Green infrastructure—natural and nature-based engineered systems that mimic natural processes—can be used to make communities better prepared and more resilient to extreme weather and coastal hazards that are becoming more frequent with climate change.
Green infrastructure can be something as simple as a vegetated swale that filters runoff from a parking lot or a large wetland that absorbs excess water that would otherwise flood community streets. In addition to hazard reduction, green infrastructure provides many benefits such as climate adaptation, heat reduction, and water quality enhancement. Incorporating green infrastructure into new and existing development can be economical while making communities safer, more environmentally sound, and aesthetically pleasing.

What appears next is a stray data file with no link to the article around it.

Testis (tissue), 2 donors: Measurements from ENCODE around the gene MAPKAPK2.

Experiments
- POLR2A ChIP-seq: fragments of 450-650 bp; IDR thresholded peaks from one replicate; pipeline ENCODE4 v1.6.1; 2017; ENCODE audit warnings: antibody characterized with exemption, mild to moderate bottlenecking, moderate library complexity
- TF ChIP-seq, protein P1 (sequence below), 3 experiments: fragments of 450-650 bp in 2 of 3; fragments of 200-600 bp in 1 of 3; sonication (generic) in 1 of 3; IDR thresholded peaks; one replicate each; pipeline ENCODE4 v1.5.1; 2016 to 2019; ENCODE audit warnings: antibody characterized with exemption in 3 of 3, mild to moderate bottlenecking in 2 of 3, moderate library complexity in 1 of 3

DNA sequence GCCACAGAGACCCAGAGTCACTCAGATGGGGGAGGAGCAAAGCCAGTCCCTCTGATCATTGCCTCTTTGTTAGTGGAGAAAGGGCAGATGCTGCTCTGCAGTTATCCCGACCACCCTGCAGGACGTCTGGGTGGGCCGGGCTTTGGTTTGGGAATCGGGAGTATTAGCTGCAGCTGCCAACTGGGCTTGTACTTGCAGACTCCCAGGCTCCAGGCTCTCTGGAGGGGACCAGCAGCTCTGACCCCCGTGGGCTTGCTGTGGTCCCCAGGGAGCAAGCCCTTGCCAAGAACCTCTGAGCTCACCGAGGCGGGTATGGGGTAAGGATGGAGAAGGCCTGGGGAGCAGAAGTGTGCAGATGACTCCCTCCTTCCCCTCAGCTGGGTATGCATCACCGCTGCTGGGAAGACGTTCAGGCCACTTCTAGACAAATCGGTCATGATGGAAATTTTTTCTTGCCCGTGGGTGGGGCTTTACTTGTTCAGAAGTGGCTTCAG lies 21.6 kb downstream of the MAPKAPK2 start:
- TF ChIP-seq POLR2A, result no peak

NOS’s Office for Coastal Management has a suite of products communities can use to better understand and implement green infrastructure approaches. These include:
Additional green infrastructure products can be found on the Topics page on the Digital Coast website.
Did you know?
From 1959 to 2005, floods caused 4,586 deaths in the U.S., while property and crop damage averaged nearly $8 billion a year from 1981 to 2011, according to the 2014 National Climate Assessment. In addition, the number of intense heat waves has increased in recent years, with 2011 and 2012 reporting triple the long-term average.